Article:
(ii) Primarily for the purpose of providing supplemental retirement benefits or other deferred compensation for a select group of directors, management or highly compensated employees (excluding severance payments described in paragraph (f)(2)(v) of this section and permissible golden parachute payments described in § 1412.5); and
(3) In the case of any nonqualified deferred compensation or supplemental retirement plans as described in paragraphs (d)(1) and (2) of this section, the following requirements shall apply:
(i) The plan was in effect at least 1 year prior to any of the events described in paragraph (f)(1)(ii) of this section;
(ii) Any payment made pursuant to such plan is made in accordance with the terms of the plan as in effect no later than 1 year prior to any of the events described in paragraph (f)(1)(ii) of this section and in accordance with any amendments to such plan during such 1 year period that do not increase the benefits payable thereunder;
(iii) The IRP has a vested right, as defined under the applicable plan document, at the time of termination of employment to payments under such plan;
(iv) Benefits under such plan are accrued each period only for current or prior service rendered to the employer (except that an allowance may be made for service with a predecessor employer);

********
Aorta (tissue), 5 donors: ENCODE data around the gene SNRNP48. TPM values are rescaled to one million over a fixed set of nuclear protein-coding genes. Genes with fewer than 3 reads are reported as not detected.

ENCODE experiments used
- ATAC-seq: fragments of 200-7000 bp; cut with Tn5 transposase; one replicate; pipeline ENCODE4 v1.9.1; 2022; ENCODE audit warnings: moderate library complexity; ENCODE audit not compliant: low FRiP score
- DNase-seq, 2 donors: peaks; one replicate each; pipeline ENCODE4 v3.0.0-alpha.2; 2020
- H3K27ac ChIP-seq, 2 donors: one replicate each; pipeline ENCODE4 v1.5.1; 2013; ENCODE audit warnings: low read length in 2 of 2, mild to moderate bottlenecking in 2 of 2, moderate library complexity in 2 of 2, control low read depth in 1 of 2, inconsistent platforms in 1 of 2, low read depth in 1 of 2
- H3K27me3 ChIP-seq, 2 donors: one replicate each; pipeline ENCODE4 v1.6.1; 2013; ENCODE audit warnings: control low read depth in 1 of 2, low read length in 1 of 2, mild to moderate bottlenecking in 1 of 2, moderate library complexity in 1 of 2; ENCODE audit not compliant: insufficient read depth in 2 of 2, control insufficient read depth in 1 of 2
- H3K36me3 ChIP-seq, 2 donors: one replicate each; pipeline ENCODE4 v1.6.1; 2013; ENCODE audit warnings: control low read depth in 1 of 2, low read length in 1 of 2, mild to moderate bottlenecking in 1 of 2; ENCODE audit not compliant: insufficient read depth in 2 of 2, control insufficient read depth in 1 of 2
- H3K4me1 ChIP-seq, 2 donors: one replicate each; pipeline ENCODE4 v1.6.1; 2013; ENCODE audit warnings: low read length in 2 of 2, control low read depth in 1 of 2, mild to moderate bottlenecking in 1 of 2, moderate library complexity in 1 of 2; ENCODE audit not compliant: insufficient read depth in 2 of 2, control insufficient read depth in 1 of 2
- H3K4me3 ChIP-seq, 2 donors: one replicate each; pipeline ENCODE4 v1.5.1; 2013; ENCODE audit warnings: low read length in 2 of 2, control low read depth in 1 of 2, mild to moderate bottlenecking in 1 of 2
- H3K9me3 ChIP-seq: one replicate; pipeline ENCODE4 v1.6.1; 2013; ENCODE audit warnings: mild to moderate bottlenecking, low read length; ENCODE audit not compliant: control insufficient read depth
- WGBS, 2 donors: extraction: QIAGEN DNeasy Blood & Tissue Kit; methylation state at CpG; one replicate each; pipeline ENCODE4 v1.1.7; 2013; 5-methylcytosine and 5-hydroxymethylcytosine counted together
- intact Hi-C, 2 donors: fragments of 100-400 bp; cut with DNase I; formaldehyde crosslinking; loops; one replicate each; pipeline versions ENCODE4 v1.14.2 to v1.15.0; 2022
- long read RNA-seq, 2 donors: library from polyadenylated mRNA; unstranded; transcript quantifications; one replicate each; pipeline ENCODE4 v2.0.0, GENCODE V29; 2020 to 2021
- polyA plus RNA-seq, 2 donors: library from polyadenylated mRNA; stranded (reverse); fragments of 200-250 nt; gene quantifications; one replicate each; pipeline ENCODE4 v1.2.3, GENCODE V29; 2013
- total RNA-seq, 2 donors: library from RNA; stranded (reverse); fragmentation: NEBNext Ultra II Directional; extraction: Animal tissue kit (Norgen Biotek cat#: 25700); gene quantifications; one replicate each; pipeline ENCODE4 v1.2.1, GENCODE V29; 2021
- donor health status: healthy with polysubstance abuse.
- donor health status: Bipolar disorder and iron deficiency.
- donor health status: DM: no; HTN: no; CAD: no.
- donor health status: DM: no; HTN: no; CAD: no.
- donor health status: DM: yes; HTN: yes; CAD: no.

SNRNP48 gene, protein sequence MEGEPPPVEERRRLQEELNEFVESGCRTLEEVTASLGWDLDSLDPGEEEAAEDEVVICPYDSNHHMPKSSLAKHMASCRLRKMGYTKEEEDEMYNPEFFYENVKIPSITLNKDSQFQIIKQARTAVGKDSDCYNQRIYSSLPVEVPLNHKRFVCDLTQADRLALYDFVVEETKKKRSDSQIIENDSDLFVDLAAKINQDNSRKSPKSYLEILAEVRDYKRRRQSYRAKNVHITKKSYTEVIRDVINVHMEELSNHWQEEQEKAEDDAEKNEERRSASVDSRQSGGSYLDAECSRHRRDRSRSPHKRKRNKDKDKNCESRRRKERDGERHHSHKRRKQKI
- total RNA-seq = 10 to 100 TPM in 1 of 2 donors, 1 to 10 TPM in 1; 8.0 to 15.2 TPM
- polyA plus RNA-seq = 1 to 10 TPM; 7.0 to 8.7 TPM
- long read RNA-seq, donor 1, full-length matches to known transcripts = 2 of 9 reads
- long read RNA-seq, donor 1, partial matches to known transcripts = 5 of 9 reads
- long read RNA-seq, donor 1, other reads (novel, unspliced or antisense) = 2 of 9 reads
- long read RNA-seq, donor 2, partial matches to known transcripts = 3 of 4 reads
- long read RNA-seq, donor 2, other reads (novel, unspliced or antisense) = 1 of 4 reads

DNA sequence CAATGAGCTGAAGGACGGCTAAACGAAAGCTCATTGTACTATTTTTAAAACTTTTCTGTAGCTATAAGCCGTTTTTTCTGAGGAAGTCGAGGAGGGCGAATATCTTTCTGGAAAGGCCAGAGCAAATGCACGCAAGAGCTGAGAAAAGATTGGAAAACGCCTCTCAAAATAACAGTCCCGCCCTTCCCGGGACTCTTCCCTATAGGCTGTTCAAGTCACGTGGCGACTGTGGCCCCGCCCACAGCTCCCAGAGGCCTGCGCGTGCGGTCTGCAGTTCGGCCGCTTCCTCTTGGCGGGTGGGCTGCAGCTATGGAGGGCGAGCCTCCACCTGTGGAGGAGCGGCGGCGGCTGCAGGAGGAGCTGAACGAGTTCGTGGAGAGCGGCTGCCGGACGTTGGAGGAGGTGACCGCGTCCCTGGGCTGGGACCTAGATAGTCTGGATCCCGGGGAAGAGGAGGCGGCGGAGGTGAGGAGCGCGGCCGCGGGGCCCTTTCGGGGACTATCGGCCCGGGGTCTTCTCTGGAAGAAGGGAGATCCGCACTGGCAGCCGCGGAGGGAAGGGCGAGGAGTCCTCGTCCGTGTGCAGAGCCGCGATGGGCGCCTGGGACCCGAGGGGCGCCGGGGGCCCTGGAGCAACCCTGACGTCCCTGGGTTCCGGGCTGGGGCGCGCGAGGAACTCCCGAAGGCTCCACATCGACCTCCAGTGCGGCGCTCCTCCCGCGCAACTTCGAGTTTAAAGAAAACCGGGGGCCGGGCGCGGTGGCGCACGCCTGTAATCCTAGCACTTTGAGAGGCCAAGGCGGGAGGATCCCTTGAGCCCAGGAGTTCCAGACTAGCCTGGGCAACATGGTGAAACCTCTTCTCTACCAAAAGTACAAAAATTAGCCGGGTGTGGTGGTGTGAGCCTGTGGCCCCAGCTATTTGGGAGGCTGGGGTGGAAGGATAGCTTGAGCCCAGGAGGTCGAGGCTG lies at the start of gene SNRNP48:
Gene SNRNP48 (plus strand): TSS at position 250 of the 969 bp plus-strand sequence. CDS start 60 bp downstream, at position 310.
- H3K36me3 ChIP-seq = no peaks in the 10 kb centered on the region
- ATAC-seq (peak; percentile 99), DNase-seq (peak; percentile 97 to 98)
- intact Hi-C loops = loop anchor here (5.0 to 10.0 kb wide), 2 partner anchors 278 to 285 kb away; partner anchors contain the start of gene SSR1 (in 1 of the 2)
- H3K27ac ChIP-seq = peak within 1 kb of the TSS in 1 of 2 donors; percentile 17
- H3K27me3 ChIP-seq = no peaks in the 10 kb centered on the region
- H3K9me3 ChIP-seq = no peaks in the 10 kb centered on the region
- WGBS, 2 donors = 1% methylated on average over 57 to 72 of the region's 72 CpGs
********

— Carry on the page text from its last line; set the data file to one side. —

(v) Any payment made pursuant to such plan is not based on any discretionary acceleration of vesting or accrual of benefits which occurs at any time later than 1 year prior to any of the events described in paragraph (f)(1)(ii) of this section;
(vi) The System institution has previously recognized compensation expense and accrued a liability for the benefit payments according to GAAP or segregated or otherwise set aside assets in a trust which may only be used to pay plan benefits, except that the assets of such trust may be available to satisfy claims of the System institution's creditors in the case of insolvency; and
(vii) Payments pursuant to such plans shall not be in excess of the accrued liability computed in accordance with GAAP.
(e) Corporation or FCSIC mean the Farm Credit System Insurance Corporation, in its corporate capacity.
(f) Golden parachute payment. (1) The term “golden parachute payment” Start Printed Page 42610means any payment (or any agreement to make any payment) in the nature of compensation by any System institution for the benefit of any current or former IRP pursuant to an obligation of such System institution that:
(i) Is contingent on the termination of such party's primary employment or relationship with the System institution; and
(ii) Is received on or after, or is made in contemplation of, any of the following events: